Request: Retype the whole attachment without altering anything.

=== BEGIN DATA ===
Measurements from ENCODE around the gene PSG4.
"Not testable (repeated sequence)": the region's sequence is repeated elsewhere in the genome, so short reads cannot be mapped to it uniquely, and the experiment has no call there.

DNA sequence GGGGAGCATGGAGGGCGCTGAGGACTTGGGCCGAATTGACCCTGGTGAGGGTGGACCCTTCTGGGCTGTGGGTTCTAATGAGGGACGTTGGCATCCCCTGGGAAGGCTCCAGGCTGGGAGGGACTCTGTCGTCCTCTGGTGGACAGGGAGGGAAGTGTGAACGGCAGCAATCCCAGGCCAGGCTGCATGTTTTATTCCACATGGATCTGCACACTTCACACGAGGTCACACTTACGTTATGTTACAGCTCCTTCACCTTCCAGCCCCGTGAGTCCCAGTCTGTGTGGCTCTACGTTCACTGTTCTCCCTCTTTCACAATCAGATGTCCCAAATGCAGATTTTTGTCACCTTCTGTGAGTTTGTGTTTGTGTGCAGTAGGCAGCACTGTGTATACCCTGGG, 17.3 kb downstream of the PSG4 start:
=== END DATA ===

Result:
Measurements from ENCODE around the gene PSG4.
"Not testable (repeated sequence)": the region's sequence is repeated elsewhere in the genome, so short reads cannot be mapped to it uniquely, and the experiment has no call there.

DNA sequence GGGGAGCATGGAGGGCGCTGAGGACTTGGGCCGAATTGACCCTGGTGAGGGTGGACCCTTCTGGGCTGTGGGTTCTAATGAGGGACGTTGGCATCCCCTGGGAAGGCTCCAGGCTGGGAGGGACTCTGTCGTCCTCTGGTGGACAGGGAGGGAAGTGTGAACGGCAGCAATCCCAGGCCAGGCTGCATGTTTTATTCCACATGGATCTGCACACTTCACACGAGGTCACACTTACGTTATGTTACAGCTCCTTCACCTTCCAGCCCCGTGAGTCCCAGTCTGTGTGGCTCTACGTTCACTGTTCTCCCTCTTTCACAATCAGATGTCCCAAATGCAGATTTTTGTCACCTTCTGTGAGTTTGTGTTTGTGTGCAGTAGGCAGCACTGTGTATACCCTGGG, 17.3 kb downstream of the PSG4 start: